Spokane, WA Air Force Bomber Crash, Mar 1987

SIX KILLED IN AIR FORCE PLANE CRASH.

Spokane, Wash. (AP) -- An Air Force tanker plane practicing maneuvers for an air demonstration with a B-52 crashed and burst into flames, killing six people, including one on the ground, and leaving one person missing, officials said.
The dead included five peple aboard the plane and a person in a car struck by the tanker, said Capt. Brad Peck, Fairchild Air Force Base public information officer. One person aboard the plane was reported missing.
No names were released pending notification of relatives.
The airplane normally operates with a crew of four, Airman 1st Class Teresa Tracy, a spokeswoman at the base, said she did not know why six were aboard.
The tanker was practicing maneuvers for the act with a B-52 and that the pair were flying low over the runway when the tanker crashed, Peck said.
Kathleen Binford, who was shopping at the base exchange, said she saw the plane dive to the ground and burst into flames after it had taken off and appeared to be turning.
Witnesses near the air base, just southwest of Spokane, reported a large column of black smoke rising from the crash site, next to the runway at the base.
Fairchild, part of the Strategic Air Command, has been preparing a bomber-tanker air act. The act, by its 92nd Bomb Wing, was tentatively titled the Thunderhawks and was intended to be SAC's answer to the acrobatic Air Force Thunderbirds and the Navy's Blue Angels.
The team was scheduled to make its debut May 17 in Spokane.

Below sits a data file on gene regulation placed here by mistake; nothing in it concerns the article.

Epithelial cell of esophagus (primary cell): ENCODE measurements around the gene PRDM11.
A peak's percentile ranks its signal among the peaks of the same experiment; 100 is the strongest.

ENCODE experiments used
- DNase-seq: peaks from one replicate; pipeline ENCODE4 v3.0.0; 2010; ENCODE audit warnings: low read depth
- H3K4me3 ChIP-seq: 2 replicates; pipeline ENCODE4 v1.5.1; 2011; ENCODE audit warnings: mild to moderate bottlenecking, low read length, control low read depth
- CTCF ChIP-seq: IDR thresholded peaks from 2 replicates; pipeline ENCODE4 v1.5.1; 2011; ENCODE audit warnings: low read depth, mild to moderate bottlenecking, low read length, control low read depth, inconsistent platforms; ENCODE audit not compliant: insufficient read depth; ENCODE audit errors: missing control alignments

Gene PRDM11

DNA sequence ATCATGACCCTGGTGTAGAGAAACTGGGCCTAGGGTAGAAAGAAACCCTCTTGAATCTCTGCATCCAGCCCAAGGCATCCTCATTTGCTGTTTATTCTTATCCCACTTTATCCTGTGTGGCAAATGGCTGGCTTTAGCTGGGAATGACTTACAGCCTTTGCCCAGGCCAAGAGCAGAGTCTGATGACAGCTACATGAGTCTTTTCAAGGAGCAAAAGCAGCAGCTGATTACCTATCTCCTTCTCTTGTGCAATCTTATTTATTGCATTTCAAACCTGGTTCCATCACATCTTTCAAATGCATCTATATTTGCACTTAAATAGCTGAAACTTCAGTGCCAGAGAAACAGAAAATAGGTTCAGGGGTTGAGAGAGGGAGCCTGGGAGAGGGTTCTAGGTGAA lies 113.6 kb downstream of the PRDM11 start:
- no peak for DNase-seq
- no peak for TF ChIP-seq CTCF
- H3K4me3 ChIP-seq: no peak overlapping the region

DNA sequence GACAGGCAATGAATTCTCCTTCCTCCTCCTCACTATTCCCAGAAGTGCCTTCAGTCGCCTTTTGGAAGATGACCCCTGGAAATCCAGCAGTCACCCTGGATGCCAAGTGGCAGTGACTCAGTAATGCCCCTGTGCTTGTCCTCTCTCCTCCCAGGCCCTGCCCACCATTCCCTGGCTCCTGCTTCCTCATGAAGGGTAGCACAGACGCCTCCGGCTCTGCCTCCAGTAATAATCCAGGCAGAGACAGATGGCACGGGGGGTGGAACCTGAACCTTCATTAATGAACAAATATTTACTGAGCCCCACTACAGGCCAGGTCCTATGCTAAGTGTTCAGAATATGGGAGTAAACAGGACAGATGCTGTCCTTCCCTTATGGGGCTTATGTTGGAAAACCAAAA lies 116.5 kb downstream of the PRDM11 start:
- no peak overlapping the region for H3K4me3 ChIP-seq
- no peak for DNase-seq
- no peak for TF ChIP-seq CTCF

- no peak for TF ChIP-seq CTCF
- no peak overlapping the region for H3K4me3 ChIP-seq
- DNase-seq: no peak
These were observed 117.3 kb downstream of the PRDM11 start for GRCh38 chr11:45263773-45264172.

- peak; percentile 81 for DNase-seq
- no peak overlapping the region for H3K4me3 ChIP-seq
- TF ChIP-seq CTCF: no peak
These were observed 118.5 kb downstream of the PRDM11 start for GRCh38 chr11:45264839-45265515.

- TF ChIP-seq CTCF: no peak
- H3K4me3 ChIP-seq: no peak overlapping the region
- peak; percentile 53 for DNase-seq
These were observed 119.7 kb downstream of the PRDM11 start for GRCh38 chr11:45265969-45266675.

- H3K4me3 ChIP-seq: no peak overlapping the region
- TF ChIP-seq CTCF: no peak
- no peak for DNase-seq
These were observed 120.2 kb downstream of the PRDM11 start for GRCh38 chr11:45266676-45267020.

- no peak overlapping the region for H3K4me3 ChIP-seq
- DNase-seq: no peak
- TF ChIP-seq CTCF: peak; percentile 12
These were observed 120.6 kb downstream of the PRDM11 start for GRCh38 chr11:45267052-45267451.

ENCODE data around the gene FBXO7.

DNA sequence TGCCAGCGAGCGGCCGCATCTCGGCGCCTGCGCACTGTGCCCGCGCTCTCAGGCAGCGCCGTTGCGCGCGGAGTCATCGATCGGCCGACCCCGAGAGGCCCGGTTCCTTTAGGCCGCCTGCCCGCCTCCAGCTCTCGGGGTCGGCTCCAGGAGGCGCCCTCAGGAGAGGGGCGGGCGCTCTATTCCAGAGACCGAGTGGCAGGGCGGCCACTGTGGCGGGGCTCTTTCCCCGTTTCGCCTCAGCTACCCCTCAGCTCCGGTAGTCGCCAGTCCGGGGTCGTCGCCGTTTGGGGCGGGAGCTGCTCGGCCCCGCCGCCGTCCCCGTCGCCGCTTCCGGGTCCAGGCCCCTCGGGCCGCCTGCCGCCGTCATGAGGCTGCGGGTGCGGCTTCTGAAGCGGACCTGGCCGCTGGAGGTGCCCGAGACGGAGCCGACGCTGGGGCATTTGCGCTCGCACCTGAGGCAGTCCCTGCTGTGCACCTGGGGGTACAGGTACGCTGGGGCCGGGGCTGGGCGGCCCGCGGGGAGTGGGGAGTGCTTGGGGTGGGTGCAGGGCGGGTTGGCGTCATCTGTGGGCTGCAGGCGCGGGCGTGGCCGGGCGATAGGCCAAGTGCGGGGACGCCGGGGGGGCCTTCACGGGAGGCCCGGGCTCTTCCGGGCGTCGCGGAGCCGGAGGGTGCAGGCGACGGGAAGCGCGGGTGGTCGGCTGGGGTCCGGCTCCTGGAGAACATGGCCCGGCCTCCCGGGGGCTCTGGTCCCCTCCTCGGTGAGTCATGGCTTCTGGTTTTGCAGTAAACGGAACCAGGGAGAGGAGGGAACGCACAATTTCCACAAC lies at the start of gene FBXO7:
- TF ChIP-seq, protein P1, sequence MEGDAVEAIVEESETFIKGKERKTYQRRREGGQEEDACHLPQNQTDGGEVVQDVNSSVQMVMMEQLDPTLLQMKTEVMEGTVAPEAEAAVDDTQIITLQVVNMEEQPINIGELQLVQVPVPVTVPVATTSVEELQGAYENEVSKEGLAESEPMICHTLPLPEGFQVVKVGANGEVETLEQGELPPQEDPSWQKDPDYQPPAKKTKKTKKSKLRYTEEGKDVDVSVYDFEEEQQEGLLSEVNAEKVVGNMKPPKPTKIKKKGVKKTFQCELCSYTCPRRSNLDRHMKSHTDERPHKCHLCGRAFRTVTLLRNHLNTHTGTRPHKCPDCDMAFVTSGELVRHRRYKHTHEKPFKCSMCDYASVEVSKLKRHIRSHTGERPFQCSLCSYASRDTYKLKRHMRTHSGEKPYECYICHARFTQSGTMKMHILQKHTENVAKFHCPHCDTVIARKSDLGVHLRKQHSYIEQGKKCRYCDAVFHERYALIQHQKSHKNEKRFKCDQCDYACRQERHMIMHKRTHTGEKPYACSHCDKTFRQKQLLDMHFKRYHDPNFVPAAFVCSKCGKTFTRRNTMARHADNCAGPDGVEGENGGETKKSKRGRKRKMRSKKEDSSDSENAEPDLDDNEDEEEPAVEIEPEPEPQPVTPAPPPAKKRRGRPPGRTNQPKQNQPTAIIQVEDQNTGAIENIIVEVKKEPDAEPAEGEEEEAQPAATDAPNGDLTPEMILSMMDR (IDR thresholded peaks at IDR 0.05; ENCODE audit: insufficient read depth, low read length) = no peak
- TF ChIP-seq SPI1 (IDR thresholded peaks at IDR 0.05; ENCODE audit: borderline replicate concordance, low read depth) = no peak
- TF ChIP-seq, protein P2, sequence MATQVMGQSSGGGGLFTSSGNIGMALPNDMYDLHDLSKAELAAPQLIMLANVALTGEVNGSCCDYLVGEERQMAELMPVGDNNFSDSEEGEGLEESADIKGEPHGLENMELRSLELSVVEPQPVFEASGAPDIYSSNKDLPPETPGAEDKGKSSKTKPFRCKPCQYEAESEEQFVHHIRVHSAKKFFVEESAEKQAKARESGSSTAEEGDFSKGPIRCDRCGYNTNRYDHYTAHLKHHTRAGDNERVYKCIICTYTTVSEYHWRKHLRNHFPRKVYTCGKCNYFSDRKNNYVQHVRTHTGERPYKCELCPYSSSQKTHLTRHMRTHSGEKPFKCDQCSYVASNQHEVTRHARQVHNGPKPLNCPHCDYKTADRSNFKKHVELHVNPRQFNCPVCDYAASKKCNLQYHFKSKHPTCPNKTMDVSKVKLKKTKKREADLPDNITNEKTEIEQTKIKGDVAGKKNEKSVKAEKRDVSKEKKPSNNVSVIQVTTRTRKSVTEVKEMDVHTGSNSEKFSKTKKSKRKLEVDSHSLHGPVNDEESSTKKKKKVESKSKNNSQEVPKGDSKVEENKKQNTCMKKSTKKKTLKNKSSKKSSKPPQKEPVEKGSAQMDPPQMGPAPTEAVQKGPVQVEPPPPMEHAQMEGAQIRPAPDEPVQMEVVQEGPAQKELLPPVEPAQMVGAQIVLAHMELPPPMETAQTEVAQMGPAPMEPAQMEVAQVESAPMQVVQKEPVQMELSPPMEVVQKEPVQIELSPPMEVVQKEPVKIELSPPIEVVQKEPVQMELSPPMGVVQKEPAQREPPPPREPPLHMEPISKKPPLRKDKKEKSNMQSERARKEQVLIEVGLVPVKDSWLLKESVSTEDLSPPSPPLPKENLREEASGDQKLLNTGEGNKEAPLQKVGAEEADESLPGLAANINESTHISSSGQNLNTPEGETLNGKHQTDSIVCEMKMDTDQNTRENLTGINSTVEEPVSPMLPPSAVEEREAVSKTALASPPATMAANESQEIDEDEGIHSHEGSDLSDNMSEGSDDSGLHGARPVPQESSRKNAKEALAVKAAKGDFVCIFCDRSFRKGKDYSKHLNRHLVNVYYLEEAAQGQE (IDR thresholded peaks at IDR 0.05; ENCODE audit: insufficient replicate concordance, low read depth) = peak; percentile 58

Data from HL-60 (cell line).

The tanker and a B-52 were flying low over the runway, practicing maneuvers for the aerial act, when the tanker crashed at 1:20 p.m., Peck said.
After the fire had been extinguished, a skeleton of the tanker's fuselage was strewn along a 1,500-foot path next to a runway, a large wing section lying intact among widely scattered pieces of camouflage-green metal.
The tanker, a Boeing-built KC-135, entered service in the late 1950s and about 650 are in service, nearly all of them in the U.S. Air Force, said Boeing spokeswoman Carolyn Russell in Wichita, Kan.
The airplane normally carries a crew of four. It can carry up to 29,000 gallons of fuel, but it was not immediately known whether the plane that crashed was carrying that much.

Daily News-Record Harrisonburg Virginia 1987-03-13

List of Casualties:
Captain CHRISTOPHER L. CHAPMAN, age 28, pilot, Tacoma, Washington.
Lieutenant Colonel MICHAEL W. CORNETT, age 42, pilot, Cortez, Colorado.
Staff Sergeant RODNEY SCOTT ERKS, age 28, refueling-boom operator, Lennox, South Dakota.
Senior Master Sergeant PAUL W. HAMILTON, age 41, refueling-boom operator, Portsmouth, New Hampshire.
Captain FRANK B. JOHNSON, age 40, pilot, Spokane, Washington.
Captain JAMES W. LITZINGER, age 32, navigator, Verona, Pennsylvania.
First Lieutenant MARK L. MYERS, age 24, navigator, Canal Fulton, Ohio.